- One Health approaches should be built into project design from the outset. Engaging all relevant stakeholders early on can help optimize project success by promoting a common understanding of issues and joint solutions to address them, anticipating risks, targeting gaps, reducing duplication, and facilitating relevant coordination channels.
- Communication is a key priority for One Health understanding and implementation. Planning for disease events and maintaining strong multi-sector coordination channels helps ensure consistent and effective messaging to manage risk, enhance efficiency, and promote credibility of all sectors.
In addition to infectious diseases, approaches outlined in the One Health Operational Framework can be applied to address other health hazards at the human-animal-environment interface, such as pollution, climate change, food insecurity, and more.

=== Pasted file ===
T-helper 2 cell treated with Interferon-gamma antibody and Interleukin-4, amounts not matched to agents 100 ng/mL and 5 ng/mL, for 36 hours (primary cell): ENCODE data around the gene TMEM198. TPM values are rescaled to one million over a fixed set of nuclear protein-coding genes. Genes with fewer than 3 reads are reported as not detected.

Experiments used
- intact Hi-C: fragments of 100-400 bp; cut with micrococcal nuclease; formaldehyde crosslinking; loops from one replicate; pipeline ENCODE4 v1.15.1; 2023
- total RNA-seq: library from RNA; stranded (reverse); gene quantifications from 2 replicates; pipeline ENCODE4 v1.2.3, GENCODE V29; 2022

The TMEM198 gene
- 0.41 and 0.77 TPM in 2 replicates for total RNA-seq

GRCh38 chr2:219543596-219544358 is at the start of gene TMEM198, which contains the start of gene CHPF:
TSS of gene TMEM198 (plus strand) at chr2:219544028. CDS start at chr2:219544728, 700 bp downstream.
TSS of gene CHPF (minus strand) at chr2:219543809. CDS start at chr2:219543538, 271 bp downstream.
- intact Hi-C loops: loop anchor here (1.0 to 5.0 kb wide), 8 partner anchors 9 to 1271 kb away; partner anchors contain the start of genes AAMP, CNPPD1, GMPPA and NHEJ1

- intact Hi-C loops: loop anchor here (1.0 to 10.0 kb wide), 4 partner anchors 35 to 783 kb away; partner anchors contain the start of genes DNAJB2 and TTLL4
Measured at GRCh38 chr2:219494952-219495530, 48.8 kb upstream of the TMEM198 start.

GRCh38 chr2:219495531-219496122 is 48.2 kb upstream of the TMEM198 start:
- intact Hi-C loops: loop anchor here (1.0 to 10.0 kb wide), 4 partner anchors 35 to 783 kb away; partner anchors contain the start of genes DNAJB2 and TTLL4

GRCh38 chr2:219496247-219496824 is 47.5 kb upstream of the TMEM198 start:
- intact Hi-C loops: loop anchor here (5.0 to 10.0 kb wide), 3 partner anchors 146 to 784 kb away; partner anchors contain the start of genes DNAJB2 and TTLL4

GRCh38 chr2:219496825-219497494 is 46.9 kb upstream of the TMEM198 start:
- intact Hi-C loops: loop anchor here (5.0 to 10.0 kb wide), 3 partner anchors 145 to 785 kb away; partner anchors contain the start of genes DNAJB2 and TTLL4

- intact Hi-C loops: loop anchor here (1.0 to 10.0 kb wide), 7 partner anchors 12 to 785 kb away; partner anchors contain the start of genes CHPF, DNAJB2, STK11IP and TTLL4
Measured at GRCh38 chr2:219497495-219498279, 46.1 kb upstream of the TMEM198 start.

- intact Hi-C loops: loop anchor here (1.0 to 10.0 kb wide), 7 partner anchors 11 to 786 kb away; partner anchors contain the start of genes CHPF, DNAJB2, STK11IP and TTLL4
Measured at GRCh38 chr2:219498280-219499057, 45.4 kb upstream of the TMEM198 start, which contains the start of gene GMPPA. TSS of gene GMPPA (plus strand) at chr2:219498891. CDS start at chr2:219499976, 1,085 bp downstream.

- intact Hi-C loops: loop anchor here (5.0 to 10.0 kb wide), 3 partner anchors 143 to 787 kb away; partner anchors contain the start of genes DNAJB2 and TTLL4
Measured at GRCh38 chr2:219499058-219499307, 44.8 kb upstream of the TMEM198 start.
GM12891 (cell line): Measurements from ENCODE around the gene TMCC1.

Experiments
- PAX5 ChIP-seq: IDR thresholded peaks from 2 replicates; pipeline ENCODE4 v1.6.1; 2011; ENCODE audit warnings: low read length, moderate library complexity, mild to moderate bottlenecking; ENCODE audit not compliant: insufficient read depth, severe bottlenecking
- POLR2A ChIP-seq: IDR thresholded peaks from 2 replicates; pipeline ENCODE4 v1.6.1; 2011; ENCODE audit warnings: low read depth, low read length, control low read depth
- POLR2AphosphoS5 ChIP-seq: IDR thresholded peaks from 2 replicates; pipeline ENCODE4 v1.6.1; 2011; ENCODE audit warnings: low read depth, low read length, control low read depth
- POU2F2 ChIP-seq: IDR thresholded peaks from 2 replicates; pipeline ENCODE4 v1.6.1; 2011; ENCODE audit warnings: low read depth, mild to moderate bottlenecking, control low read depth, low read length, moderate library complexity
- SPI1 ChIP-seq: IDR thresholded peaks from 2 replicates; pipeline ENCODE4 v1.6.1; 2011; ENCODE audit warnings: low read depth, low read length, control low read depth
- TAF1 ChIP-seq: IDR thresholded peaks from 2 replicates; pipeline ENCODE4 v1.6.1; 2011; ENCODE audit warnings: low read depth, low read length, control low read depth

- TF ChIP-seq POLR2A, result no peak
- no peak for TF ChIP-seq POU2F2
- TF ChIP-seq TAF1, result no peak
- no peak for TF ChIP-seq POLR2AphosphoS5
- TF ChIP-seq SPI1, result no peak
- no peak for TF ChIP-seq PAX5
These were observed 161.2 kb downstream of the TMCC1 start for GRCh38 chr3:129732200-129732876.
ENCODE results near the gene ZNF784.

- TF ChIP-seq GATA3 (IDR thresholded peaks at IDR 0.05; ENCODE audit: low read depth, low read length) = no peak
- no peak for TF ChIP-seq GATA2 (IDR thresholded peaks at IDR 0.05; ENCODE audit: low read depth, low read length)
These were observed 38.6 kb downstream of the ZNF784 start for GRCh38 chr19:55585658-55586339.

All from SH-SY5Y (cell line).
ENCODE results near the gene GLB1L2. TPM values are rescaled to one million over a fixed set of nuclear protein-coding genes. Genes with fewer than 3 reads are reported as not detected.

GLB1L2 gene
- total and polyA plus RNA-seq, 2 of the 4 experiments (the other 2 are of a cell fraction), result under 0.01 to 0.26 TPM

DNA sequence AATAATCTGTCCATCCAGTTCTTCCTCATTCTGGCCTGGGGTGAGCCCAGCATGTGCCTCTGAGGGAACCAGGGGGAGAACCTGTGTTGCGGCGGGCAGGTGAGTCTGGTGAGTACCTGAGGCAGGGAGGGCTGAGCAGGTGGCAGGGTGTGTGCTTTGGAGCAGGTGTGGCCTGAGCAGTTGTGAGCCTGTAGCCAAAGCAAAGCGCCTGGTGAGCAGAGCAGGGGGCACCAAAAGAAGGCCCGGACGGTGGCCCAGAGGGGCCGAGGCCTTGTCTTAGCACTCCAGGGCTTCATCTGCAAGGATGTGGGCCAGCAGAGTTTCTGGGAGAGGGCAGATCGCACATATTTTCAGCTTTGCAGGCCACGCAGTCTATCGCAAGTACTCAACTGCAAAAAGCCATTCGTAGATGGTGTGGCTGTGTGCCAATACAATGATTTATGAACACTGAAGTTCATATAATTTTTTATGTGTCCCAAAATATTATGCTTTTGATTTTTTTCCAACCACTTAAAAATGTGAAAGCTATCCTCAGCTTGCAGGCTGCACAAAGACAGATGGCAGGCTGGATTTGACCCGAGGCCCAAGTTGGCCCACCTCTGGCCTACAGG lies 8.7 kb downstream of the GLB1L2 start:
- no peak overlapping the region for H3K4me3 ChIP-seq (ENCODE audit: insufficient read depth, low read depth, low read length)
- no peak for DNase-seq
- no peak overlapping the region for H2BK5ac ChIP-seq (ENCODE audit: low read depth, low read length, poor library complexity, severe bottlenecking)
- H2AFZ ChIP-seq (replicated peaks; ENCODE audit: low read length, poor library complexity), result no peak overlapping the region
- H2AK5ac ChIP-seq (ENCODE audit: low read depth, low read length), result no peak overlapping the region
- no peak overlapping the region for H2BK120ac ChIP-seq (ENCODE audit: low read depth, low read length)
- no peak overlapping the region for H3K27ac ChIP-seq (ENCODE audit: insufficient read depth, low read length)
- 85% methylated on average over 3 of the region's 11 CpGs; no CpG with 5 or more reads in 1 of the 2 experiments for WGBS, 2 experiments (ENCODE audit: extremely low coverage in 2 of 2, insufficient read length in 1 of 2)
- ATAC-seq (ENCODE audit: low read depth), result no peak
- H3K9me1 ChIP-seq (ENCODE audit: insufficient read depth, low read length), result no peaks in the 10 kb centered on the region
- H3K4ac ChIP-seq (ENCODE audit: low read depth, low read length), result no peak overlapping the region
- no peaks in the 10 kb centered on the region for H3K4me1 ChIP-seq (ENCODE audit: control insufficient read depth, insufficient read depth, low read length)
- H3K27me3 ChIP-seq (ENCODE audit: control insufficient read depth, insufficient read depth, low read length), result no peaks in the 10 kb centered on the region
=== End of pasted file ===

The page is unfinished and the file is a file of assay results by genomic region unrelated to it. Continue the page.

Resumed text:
For example, the recent use of a climate change and health diagnostic in Madagascar shows that climate change is already impacting health, that this damage is likely to continue, and that recent development gains are likely to be reversed without adequate investment in health sector resilience, with serious consequences for people and the environment. Land degradation, another example of weak environmental health, can affect disaster resilience, safe water and food supplies, and pest control.
Strong coordination at the human-animal-environment interface can support multi-hazard preparedness to address existing threats and be flexible enough to anticipate threats on the horizon. By working across sectors to strengthen overall public health systems, we can reduce risks and help maximize healthy, long-term and sustainable development.